This blog is appearing about two days later than I wanted it to. I had every intention of getting a post up earlier this week, but then I went and hurt myself. My shoulder popped out and settled on the outside of the socket. It hurt… a lot. Not only did it hurt, but I did it doing something silly: I was reaching for a basketball. There was no super cool story, no amazing feat of athleticism. Nope, I just hurt it reaching for a ball. No one even touched me.
This isn’t the first time I’ve had a problem with this shoulder. In 2004, I was loading a tent into a 2.5-ton truck when my hand got stuck in the strap. The other five guys who were helping me load the tent kept pushing the tent into the truck because no one knew my hand was stuck. They pushed hard enough that my shoulder came right out of socket. In that moment though, it popped right back in. This past week was the first time it ever settled on the outside of the socket.
It reminded me of an important lesson: old wounds are always there. They may heal, they may stop hurting, but at some level they will always be a part of who you are. Your old wounds don’t have to define you, but you need to know that the potential is there, and that if you re-injure an old wound it will probably be worse than it was the first time. I have a friend who calls them “high-risk areas.” These areas are just special places in your life that you need to be mindful of, places that you have to be especially aware of. They are the wounds that you can’t ignore.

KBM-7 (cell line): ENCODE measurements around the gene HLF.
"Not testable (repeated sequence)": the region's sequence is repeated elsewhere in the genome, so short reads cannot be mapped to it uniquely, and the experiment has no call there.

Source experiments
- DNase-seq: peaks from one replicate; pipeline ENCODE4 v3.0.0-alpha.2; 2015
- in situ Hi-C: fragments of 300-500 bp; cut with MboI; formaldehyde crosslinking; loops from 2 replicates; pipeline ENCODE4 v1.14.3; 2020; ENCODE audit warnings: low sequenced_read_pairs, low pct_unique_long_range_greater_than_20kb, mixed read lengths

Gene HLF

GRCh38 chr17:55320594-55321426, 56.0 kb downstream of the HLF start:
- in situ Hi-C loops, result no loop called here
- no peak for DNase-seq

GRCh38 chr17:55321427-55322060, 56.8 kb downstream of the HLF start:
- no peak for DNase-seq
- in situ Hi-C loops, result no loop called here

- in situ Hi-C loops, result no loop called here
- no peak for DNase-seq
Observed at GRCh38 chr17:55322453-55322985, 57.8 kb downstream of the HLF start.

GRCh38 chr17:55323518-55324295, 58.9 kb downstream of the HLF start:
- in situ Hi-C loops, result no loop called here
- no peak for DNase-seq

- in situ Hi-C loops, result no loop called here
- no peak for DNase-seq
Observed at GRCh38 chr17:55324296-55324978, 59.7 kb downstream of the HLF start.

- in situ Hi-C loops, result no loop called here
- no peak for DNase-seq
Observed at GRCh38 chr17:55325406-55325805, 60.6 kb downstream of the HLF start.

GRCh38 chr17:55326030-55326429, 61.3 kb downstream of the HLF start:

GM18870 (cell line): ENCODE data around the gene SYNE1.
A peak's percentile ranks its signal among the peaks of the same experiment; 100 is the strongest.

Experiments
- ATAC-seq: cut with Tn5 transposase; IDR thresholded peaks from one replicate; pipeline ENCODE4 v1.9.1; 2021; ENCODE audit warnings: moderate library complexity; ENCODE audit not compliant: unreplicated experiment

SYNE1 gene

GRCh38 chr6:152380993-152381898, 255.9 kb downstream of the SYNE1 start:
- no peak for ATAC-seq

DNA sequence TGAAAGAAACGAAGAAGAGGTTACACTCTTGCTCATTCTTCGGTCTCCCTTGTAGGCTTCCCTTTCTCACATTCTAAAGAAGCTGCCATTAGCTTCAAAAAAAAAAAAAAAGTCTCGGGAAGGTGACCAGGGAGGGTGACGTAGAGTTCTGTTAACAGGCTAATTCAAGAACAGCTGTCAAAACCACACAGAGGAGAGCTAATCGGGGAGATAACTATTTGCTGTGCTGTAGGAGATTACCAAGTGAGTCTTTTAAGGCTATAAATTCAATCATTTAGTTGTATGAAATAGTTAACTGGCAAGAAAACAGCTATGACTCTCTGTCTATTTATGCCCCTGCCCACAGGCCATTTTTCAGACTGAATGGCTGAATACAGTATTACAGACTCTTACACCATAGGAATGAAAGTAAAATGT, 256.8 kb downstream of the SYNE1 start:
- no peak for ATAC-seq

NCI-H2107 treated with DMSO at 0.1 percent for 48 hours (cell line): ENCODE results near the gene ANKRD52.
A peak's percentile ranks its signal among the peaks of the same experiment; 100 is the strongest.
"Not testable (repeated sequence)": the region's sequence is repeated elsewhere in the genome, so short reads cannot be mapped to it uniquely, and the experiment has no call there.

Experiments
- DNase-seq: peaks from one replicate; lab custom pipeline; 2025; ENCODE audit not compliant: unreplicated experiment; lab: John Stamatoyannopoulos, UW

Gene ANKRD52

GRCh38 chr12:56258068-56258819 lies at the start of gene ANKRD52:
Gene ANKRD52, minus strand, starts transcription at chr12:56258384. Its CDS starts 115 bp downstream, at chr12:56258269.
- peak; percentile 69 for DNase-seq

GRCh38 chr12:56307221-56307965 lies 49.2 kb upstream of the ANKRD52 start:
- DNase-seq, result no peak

Identifying your high-risk areas will prevent future injury; talking about those high-risk areas with your spouse will create understanding that you could never find on your own. Old wounds are a reminder of where we’ve been, so that we don’t have to go back there.
What are your high-risk areas?
What wounds do you need to be aware of?
Who are you going to share your wounds with?